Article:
When $F$ is algebraically closed (or, more generally a splitting field), the answer is
positive in the sense that every irreducible right $FG$-module is isomorphic to a minimal
right ideal of the group algebra $FG$ (I stick to my preferred notation). Possibly the simplest argument I know, which really dates back to Richard Brauer is as follows:
(I assume the structure of semi-simple algebras known, which is reasonable for MO).
Let $V$ be an irreducible right $FG$ module, and let $\sigma:FG \to {\rm End}_{F}(V)$
be the associated representation. Let $\tau$ be the $F$-valued trace afforded by this representation. Form the element $i(\tau) = \sum_{g \in G} \tau(g^{-1})g$, which is
a central element of the group algebra $FG.$ Let $I_{\tau}$ denote the (two-sided) ideal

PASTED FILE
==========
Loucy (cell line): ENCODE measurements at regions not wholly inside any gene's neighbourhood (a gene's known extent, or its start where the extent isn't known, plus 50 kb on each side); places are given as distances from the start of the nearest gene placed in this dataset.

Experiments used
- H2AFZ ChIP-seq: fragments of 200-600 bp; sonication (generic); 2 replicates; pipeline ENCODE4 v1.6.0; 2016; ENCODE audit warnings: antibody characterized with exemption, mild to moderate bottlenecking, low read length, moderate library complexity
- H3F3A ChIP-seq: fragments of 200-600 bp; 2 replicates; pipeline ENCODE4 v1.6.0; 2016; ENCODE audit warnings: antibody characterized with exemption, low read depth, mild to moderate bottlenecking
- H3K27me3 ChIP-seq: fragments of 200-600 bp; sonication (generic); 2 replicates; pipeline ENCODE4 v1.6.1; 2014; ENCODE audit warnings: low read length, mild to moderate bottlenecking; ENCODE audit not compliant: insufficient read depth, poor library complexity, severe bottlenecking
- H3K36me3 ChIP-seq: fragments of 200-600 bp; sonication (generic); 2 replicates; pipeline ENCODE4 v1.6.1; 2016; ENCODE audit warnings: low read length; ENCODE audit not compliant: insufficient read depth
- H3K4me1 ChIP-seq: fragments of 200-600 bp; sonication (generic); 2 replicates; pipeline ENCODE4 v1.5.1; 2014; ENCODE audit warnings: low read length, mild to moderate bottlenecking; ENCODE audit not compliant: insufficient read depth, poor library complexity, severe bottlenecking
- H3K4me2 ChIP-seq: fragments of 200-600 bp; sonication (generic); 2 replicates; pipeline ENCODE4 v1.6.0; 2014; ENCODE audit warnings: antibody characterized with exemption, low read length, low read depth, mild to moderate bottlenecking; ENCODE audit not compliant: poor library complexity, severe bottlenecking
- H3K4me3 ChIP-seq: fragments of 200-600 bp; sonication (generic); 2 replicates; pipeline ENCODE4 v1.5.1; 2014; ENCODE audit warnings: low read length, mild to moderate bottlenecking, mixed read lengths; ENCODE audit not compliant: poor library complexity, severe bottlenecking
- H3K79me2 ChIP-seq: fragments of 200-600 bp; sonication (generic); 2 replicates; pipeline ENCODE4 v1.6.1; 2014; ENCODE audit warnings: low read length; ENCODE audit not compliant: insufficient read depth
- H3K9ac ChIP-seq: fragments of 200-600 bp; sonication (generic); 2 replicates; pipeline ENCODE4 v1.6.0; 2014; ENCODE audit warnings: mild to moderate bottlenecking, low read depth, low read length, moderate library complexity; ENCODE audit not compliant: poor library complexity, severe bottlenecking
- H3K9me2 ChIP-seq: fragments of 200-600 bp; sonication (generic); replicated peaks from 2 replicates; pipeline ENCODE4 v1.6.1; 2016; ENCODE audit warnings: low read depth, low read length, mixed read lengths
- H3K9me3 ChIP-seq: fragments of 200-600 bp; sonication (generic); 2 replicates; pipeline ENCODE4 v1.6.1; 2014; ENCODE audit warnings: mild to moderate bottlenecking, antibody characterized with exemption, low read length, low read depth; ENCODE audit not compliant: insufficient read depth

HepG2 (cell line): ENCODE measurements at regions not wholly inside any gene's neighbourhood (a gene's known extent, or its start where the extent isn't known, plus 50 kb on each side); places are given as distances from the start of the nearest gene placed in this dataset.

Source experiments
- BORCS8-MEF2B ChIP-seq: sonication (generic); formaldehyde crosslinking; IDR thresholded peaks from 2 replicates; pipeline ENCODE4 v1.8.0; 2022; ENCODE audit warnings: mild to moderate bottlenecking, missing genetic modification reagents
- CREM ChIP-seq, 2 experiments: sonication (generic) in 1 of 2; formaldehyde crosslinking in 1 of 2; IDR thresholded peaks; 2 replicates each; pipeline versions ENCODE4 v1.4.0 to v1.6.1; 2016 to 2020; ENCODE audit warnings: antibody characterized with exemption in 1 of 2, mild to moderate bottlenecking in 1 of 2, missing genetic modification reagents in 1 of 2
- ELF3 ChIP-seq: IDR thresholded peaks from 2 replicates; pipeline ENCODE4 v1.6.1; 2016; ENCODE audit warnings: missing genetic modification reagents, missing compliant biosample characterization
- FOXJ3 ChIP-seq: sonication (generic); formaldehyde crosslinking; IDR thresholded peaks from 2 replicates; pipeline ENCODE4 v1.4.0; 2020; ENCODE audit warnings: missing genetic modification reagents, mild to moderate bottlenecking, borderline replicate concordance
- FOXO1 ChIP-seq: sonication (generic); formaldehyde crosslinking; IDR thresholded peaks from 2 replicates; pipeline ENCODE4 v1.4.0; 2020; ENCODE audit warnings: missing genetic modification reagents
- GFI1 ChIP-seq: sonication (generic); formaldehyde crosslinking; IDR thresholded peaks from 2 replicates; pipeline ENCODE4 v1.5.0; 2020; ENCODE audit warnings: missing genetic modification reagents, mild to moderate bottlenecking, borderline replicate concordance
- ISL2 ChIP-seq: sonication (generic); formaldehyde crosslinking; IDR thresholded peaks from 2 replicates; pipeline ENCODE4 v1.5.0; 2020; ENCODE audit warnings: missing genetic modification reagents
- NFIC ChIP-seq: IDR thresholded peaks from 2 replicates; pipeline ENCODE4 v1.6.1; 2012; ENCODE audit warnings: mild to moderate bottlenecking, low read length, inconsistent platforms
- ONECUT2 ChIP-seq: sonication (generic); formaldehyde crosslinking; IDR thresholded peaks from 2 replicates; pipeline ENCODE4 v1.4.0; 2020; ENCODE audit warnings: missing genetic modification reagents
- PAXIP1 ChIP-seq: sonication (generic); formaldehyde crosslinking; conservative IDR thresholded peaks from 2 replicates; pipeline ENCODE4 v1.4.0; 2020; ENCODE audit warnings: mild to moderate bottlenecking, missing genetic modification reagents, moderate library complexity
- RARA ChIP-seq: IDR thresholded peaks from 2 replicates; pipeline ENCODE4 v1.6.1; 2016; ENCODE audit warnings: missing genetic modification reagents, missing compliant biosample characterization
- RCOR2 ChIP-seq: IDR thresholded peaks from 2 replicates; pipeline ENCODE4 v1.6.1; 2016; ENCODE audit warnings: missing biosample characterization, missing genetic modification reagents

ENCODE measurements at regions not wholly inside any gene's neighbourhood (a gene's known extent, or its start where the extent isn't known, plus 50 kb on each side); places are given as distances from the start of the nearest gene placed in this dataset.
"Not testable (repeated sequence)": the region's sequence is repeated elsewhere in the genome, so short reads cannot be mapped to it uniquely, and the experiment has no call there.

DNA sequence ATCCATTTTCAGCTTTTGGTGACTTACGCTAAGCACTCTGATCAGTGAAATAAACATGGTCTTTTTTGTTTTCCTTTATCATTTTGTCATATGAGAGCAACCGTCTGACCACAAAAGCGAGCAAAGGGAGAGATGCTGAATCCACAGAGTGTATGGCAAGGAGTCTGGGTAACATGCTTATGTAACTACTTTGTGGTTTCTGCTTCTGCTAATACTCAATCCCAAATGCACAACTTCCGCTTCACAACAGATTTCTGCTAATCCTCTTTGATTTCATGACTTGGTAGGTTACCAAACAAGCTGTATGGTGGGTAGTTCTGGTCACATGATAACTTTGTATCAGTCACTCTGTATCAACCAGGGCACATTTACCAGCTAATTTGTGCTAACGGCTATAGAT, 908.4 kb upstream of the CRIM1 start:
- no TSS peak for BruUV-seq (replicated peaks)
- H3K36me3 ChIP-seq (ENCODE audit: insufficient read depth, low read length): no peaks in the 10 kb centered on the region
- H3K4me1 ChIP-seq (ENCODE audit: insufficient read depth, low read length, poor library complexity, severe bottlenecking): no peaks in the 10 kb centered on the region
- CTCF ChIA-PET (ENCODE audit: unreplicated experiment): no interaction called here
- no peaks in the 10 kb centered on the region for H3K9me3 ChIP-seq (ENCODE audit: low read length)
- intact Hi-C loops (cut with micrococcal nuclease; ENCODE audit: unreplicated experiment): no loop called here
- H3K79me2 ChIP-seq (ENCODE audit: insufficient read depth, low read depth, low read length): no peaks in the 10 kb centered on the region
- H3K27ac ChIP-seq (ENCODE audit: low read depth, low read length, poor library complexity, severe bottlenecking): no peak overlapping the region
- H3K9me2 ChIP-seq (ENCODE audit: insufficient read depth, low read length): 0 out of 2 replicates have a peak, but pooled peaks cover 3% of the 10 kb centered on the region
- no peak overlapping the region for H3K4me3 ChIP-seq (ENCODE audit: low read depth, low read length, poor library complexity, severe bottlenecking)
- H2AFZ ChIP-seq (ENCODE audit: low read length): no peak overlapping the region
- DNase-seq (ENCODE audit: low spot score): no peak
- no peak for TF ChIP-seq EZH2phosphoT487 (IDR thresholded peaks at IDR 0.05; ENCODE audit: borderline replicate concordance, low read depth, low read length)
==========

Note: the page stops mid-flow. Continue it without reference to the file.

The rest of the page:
$i(\tau)FG$ of $FG.$ Notice that for each $h \in G$, we have
$i(\tau).h = \sum_{g \in G} \tau(g^{-1}h)g$. Hence for any $x \in FG$,
we have $i(\tau)x = \sum_{g \in G} \tau(g^{-1}x) g.$ In particular, $i(\tau)x = 0$
whenever $x \in J(FG)$, since nilpotent endomorphisms have trace 0. More generally,
the annihilator of $V$ (which is a maximal two-sided ideal of $FG$) annihilates $i(\tau)FG$.
Since $\{ g\sigma: g \in G \}$ spans ${\rm End}(V)$, we see that an element $x$ of $FG$
annihilates $V$ if and only if $\tau(g^{-1}x) = 0$ for each $g \in G$, so the annihilator
of $i(\tau)FG$ is no larger than the annihilator of $V$. Hence $i(\tau)FG$ is isomorphic
to the simple algebra ${\rm End}_{F}(V)$ just as as right $FG$-module, and the latter module is isomorphic to the direct sum of ${\rm dim}_F(V)$ copies of $V$ as right $FG$-module.
Hence a minimal right ideal of $FG$ contained in $i(\tau)FG$ is isomorphic to $V$.